Black History Month celebrates historic election of MLA Jamie Moses
On Tuesday, October 1, 2019, I became the first Black person to ever speak in the Manitoba Legislature as a Member of the Legislative Assembly. For the first time, Black people in Manitoba have a voice in the Legislature. Walking into the chamber and seeing a seat with my name on it, is a memory that I won’t forget. As the Speaker of the House called on the “Member from St. Vital”, I rose to speak and history was made. Nearly 150 years after Manitoba joined Confederation, not only was history was made in Manitoba, but it has opened the doors for next generation of history makers.
That day my Members’ Statement was about the ground-breaking Inez Stevenson. Inez Stevenson is credited as the first Black elected official in Manitoba. She was elected as a school trustee in the Winnipeg School Division in 1974. My work as an MLA and future success of other Black people in Manitoba was predicated on trailblazers like Inez Stevenson, whose accomplishments I continue to build on. Her pioneering role in our province set the table for people like myself to find success.
There is a long history of Black people in Manitoba, like Inez Stevenson, whose work may not have been shared and whose stories may not have been told. This includes Black people working as sleeping car porters for CP rail over 100 years ago. This also includes Black people that worked in Manitoba during the fur trade. While this history is, unfortunately, less told, it is not less valuable. It is so important to recognize these stories for the accomplishments that they are, but also so that young people can see these examples to give themselves the confidence to value themselves and their work.
In my own journey, as a young person growing up in a mostly white neighbourhood and school in Winnipeg, it was impossible not to struggle with confidence or to question your self-worth to some extent. Without many visible role models that looked like me, it was hard to dream any bigger than what I could see. Having a strong family that I could look up to helped me gain the confidence to meet the challenges of growing up as a Black person in Winnipeg. Before I even entered politics, I volunteered in my neighbourhood and saw the impact that government policy had on my local community. Seeing that, along with knowing that having a Black person as an MLA would be an inspiration to people; were both strong motivators for me to put my name forward in the election.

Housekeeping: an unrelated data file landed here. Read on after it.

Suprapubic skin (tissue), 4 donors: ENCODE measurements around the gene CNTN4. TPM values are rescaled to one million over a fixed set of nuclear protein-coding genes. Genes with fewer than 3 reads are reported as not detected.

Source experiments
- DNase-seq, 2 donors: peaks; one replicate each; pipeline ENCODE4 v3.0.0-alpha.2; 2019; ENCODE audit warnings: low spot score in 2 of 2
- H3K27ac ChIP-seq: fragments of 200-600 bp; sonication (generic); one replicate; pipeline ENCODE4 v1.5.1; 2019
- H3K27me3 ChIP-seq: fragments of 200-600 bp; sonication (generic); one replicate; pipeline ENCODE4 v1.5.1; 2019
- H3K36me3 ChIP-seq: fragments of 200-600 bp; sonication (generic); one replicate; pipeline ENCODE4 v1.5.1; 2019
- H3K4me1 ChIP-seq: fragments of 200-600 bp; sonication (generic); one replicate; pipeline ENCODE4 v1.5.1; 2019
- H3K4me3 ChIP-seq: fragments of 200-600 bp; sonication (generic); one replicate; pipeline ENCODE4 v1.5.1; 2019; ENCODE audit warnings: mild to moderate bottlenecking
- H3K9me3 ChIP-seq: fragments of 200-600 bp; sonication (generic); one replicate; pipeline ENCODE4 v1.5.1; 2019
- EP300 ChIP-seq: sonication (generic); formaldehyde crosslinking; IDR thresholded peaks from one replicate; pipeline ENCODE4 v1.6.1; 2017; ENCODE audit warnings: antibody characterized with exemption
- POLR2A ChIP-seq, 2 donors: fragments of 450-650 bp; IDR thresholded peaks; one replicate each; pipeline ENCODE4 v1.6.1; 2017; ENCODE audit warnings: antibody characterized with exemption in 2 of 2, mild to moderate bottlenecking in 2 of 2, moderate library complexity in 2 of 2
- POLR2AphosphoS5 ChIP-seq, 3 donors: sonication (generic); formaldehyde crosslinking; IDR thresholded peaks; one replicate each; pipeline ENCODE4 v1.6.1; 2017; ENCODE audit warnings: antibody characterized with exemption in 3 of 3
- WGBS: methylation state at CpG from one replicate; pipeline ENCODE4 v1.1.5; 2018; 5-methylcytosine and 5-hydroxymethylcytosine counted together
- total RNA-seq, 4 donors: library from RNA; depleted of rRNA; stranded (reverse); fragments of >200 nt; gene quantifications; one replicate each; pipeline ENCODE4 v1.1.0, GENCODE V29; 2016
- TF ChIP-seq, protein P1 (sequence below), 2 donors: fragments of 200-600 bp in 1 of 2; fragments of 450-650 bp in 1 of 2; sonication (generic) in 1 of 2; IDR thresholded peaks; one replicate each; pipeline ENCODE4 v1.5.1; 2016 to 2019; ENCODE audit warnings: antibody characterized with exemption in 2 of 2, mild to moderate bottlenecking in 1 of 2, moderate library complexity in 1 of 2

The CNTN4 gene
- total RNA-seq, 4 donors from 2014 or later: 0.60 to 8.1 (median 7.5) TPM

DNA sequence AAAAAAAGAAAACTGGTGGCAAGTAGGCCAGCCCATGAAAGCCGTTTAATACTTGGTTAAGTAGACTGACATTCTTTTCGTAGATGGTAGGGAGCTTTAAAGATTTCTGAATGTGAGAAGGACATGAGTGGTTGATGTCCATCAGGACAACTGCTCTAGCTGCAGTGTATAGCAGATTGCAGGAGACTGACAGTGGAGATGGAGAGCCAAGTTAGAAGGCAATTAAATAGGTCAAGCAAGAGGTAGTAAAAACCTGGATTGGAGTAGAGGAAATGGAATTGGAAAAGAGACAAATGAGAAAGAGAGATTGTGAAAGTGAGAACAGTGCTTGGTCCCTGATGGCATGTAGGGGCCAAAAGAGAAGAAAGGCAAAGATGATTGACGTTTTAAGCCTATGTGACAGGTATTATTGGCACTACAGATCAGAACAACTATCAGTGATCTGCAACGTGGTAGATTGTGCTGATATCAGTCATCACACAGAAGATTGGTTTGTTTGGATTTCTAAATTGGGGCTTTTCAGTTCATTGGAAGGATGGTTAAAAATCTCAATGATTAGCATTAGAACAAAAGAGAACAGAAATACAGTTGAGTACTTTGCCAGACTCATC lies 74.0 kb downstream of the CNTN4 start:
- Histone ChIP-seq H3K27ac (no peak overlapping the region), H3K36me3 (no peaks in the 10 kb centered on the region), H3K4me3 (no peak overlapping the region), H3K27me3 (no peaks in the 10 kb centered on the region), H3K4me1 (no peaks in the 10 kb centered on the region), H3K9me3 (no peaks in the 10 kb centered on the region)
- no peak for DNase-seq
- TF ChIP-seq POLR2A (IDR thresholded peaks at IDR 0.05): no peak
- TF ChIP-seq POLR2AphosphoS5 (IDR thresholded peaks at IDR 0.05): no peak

On election night, a few weeks before I first spoke in the Legislature, I watched the results as they were coming in. As a candidate, in that moment there is nothing that you can do – the fate of your next four years is determined already, you just haven’t found out. It is certainly a stressful time, waiting in anticipation. My thoughts naturally centred around my family and the campaign team and all the work that we put in over the past several months. I am immensely grateful for all of their hard work. I also thought about all those in the past who were unsuccessful in their attempts to break through this barrier. As I slowly saw more and more results show that victory was in sight, yes, I thought about the history that was being made, but what I really thought about was the doors this would open up for other people in the future.
As an MLA, I want to give young people the role model in politics that I never had so that they can break even more ground in the future. I also want to make the path more equal for Black people and people of colour to achieve their goals by promoting anti-racism and equality in Manitoba. One of the ways that I’m doing this is with Bill 212 which I have introduced called “The Mandatory Training for Provincial Employees (Systemic Racism and Human Rights) Act”. This legislation would require all provincial employees to complete annual anti-racism training. Bill 212, if passed, would be a step toward addressing systemic racism.
We should all be proud that we now have Black MLAs in Manitoba, but the fact that it is ground-breaking does not mean that the summit of the mountain of equality has been reached. This is simply the next step we climb on the path. We take a step on this path every time we learn and teach others about Black History in Canada. We take a step every time we understand the lesson in that history and incorporate it into our own lives. We take a step when that history inspires and motivates us to take action in promoting anti-racism and equality in our communities.
This Black History Month I encourage you to learn the history, live the history and go out and make your own history.
Honourable MLA for St. Vital [email protected]